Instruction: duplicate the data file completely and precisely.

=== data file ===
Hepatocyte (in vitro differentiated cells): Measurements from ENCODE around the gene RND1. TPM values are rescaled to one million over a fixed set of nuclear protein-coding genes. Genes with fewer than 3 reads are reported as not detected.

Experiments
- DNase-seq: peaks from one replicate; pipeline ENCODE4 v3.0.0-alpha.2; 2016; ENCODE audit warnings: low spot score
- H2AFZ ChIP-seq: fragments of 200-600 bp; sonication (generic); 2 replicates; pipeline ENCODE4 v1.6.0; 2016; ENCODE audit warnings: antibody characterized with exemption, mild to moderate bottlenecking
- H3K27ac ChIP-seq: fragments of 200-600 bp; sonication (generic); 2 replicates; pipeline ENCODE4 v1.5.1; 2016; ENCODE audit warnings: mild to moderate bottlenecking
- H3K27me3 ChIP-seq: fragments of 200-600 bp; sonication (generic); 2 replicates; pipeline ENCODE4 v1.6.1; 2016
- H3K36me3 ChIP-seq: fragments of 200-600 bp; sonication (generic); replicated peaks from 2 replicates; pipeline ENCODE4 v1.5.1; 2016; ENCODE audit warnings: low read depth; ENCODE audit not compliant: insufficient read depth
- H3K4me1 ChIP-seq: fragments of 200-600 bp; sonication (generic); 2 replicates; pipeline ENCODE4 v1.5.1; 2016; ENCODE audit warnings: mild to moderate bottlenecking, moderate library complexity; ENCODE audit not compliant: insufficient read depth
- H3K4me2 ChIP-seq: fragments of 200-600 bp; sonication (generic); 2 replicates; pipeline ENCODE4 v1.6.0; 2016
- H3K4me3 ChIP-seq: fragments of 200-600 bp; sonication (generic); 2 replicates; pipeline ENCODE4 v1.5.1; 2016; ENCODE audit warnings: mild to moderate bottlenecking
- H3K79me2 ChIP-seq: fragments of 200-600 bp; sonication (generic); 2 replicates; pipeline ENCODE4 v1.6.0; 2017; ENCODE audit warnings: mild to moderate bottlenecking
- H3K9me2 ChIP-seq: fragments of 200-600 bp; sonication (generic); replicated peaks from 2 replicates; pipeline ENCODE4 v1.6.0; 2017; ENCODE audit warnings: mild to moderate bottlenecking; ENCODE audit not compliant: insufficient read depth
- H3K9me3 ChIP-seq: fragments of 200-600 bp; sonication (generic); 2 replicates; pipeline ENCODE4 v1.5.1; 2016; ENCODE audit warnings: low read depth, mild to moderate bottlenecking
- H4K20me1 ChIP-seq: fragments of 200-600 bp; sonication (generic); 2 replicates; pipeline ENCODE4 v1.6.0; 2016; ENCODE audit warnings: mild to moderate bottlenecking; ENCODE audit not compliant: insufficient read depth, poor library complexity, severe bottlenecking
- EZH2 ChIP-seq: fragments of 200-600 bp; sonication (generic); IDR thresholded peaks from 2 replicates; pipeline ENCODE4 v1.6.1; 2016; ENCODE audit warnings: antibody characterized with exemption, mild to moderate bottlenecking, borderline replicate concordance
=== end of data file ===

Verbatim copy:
Hepatocyte (in vitro differentiated cells): Measurements from ENCODE around the gene RND1. TPM values are rescaled to one million over a fixed set of nuclear protein-coding genes. Genes with fewer than 3 reads are reported as not detected.

Experiments
- DNase-seq: peaks from one replicate; pipeline ENCODE4 v3.0.0-alpha.2; 2016; ENCODE audit warnings: low spot score
- H2AFZ ChIP-seq: fragments of 200-600 bp; sonication (generic); 2 replicates; pipeline ENCODE4 v1.6.0; 2016; ENCODE audit warnings: antibody characterized with exemption, mild to moderate bottlenecking
- H3K27ac ChIP-seq: fragments of 200-600 bp; sonication (generic); 2 replicates; pipeline ENCODE4 v1.5.1; 2016; ENCODE audit warnings: mild to moderate bottlenecking
- H3K27me3 ChIP-seq: fragments of 200-600 bp; sonication (generic); 2 replicates; pipeline ENCODE4 v1.6.1; 2016
- H3K36me3 ChIP-seq: fragments of 200-600 bp; sonication (generic); replicated peaks from 2 replicates; pipeline ENCODE4 v1.5.1; 2016; ENCODE audit warnings: low read depth; ENCODE audit not compliant: insufficient read depth
- H3K4me1 ChIP-seq: fragments of 200-600 bp; sonication (generic); 2 replicates; pipeline ENCODE4 v1.5.1; 2016; ENCODE audit warnings: mild to moderate bottlenecking, moderate library complexity; ENCODE audit not compliant: insufficient read depth
- H3K4me2 ChIP-seq: fragments of 200-600 bp; sonication (generic); 2 replicates; pipeline ENCODE4 v1.6.0; 2016
- H3K4me3 ChIP-seq: fragments of 200-600 bp; sonication (generic); 2 replicates; pipeline ENCODE4 v1.5.1; 2016; ENCODE audit warnings: mild to moderate bottlenecking
- H3K79me2 ChIP-seq: fragments of 200-600 bp; sonication (generic); 2 replicates; pipeline ENCODE4 v1.6.0; 2017; ENCODE audit warnings: mild to moderate bottlenecking
- H3K9me2 ChIP-seq: fragments of 200-600 bp; sonication (generic); replicated peaks from 2 replicates; pipeline ENCODE4 v1.6.0; 2017; ENCODE audit warnings: mild to moderate bottlenecking; ENCODE audit not compliant: insufficient read depth
- H3K9me3 ChIP-seq: fragments of 200-600 bp; sonication (generic); 2 replicates; pipeline ENCODE4 v1.5.1; 2016; ENCODE audit warnings: low read depth, mild to moderate bottlenecking
- H4K20me1 ChIP-seq: fragments of 200-600 bp; sonication (generic); 2 replicates; pipeline ENCODE4 v1.6.0; 2016; ENCODE audit warnings: mild to moderate bottlenecking; ENCODE audit not compliant: insufficient read depth, poor library complexity, severe bottlenecking
- EZH2 ChIP-seq: fragments of 200-600 bp; sonication (generic); IDR thresholded peaks from 2 replicates; pipeline ENCODE4 v1.6.1; 2016; ENCODE audit warnings: antibody characterized with exemption, mild to moderate bottlenecking, borderline replicate concordance